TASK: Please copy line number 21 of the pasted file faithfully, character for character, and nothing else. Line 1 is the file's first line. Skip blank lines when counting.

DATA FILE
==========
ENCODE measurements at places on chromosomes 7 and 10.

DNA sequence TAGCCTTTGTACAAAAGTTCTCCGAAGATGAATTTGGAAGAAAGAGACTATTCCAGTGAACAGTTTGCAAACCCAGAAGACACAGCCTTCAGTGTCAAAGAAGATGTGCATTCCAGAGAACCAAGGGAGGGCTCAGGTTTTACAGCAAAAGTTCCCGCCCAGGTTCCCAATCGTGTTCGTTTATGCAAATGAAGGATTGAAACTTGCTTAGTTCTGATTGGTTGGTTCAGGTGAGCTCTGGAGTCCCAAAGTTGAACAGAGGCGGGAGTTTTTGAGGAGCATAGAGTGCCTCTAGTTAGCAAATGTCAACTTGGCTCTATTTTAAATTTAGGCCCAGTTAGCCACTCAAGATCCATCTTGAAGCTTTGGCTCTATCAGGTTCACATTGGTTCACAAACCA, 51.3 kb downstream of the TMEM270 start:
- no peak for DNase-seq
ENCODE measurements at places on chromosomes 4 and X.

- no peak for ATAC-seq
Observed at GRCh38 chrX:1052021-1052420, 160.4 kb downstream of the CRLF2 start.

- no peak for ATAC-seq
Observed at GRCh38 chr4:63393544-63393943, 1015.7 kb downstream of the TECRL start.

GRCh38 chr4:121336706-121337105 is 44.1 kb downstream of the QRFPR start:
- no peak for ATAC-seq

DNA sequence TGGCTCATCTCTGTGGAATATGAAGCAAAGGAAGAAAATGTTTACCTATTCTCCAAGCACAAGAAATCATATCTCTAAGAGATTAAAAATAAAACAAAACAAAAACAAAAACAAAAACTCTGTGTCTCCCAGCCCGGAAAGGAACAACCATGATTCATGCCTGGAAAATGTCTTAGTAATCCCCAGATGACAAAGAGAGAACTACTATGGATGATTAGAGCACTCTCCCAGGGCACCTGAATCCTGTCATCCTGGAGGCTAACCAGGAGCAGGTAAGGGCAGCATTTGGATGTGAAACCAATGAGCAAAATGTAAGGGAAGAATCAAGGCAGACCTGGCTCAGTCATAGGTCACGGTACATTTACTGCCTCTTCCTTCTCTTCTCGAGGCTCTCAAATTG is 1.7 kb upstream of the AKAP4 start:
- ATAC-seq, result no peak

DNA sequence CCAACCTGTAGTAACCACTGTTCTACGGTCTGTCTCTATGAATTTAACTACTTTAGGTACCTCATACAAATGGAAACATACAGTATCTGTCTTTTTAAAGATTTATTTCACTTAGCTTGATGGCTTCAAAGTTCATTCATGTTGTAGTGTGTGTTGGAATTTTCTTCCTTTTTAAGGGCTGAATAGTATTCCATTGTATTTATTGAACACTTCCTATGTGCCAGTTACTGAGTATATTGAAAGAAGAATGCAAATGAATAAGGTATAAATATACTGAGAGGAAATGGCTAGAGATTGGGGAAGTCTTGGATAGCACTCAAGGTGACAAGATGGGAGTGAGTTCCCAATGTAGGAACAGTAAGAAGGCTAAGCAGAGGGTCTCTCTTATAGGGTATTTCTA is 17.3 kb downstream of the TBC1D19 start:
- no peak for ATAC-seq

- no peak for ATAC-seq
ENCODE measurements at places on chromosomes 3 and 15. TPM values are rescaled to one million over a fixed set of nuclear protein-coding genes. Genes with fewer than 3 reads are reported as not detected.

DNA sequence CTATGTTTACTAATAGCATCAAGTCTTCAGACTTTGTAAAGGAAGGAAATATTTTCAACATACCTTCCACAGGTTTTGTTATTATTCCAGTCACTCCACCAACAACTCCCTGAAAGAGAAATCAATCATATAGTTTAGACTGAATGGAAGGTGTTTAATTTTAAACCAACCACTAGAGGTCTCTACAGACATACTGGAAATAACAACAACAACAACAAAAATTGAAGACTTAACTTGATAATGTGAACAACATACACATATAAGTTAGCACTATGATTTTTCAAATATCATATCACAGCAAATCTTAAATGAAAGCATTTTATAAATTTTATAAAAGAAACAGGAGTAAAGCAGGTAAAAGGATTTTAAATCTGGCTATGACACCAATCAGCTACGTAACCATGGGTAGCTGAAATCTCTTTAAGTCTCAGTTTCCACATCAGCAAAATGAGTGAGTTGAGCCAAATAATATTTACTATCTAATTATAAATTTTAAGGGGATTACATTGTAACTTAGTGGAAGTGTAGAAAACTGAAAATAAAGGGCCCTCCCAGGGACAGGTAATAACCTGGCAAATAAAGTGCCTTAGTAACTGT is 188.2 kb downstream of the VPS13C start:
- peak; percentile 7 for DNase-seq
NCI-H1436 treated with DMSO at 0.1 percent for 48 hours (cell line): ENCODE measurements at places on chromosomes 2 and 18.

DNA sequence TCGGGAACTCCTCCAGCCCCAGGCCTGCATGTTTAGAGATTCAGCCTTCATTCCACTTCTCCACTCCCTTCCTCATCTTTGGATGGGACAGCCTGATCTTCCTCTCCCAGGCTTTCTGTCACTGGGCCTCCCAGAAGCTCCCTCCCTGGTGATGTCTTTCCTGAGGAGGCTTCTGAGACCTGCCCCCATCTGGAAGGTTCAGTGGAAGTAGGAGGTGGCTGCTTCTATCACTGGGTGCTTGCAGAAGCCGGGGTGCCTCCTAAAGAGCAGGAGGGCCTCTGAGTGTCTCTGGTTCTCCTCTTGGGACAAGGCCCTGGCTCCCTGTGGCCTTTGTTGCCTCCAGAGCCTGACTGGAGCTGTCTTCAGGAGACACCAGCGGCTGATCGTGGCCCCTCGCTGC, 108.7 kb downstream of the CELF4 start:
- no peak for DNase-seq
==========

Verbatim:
- no peak for DNase-seq